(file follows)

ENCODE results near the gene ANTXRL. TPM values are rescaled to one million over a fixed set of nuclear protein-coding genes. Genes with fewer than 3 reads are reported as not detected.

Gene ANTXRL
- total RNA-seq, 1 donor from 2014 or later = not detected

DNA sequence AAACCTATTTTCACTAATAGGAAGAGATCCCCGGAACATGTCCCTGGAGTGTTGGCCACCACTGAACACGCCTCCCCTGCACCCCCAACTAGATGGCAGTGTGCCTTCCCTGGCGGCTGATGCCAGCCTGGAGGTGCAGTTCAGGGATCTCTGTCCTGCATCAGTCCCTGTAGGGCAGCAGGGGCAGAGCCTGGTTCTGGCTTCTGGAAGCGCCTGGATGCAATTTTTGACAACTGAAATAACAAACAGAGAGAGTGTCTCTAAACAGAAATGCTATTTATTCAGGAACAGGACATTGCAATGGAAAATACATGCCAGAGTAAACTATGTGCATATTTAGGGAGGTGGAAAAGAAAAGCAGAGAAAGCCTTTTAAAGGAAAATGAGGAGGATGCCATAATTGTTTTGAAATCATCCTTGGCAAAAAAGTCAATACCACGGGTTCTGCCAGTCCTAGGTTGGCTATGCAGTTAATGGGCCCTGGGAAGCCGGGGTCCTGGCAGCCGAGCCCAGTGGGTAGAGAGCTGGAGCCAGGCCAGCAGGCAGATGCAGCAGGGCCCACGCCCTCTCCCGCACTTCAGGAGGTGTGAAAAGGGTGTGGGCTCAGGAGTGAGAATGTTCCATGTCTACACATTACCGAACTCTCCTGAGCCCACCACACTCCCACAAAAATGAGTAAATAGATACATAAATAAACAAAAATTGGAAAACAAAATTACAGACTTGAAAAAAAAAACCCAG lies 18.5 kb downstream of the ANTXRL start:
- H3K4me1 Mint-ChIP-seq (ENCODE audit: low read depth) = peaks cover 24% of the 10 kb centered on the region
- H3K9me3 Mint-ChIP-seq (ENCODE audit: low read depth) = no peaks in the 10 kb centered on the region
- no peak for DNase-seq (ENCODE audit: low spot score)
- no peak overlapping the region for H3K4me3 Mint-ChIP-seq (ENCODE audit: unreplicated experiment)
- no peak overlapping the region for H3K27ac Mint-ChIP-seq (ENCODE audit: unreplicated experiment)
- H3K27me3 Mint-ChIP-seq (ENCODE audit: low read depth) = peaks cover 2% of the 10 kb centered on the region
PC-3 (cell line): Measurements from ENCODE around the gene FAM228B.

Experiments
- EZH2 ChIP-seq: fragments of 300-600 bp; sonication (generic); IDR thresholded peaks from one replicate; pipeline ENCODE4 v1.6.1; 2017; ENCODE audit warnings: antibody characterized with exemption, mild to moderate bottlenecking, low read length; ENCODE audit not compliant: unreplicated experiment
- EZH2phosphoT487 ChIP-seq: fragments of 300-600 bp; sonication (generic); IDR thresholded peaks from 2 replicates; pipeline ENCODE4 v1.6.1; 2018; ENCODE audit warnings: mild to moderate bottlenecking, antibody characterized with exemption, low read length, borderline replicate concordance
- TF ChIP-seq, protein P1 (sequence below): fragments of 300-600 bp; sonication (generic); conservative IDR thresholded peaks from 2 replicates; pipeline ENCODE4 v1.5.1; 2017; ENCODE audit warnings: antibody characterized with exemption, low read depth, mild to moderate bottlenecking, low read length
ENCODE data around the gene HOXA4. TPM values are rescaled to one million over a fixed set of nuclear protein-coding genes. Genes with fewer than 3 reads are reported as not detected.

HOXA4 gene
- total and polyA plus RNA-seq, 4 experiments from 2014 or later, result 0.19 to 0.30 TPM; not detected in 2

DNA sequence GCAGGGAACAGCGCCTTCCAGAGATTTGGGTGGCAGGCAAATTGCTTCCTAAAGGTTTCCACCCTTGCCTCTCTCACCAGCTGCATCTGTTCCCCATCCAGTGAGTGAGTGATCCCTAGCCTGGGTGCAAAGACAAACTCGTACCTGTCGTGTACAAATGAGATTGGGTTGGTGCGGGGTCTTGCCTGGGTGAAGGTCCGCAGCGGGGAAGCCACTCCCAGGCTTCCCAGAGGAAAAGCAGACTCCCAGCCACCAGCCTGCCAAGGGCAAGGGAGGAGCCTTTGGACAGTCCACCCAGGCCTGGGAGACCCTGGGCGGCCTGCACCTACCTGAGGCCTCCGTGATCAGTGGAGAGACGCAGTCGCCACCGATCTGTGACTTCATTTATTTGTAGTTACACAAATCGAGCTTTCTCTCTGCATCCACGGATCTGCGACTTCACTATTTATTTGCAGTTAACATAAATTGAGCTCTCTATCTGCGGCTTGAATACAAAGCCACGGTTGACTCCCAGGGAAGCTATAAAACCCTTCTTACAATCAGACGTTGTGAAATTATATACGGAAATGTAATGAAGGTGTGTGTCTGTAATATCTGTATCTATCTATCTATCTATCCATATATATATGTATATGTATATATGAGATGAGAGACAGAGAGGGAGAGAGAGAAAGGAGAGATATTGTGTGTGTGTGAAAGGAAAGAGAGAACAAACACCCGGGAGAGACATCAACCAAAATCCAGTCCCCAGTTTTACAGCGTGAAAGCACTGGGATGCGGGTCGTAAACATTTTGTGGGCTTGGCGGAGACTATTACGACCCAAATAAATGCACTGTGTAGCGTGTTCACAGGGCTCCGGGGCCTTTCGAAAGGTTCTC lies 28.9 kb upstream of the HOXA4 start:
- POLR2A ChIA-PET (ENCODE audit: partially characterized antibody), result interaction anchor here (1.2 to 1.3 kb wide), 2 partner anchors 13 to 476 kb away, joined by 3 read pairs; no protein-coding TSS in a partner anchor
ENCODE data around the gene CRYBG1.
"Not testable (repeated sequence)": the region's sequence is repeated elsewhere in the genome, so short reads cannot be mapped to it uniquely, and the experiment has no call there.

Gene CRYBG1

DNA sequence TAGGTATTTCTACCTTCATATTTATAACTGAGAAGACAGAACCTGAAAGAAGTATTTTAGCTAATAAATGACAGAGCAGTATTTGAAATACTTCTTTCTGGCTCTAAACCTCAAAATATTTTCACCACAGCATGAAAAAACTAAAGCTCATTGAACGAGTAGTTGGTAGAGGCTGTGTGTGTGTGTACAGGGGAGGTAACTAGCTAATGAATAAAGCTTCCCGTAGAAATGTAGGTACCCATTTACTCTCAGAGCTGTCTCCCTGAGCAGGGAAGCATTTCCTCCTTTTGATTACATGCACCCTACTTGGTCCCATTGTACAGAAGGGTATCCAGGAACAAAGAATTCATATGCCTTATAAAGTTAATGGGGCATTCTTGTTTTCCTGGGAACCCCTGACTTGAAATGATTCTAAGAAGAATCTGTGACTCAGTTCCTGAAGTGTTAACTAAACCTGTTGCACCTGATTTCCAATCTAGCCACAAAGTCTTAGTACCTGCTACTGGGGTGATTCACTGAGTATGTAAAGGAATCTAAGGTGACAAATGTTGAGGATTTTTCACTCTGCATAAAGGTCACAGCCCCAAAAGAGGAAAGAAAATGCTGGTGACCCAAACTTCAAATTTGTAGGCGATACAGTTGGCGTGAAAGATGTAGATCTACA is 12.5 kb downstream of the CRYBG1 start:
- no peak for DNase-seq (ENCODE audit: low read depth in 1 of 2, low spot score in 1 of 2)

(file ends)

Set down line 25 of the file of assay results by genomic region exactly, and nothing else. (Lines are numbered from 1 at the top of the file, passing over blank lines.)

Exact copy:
- no peak for DNase-seq (ENCODE audit: low read depth in 1 of 2, low spot score in 1 of 2)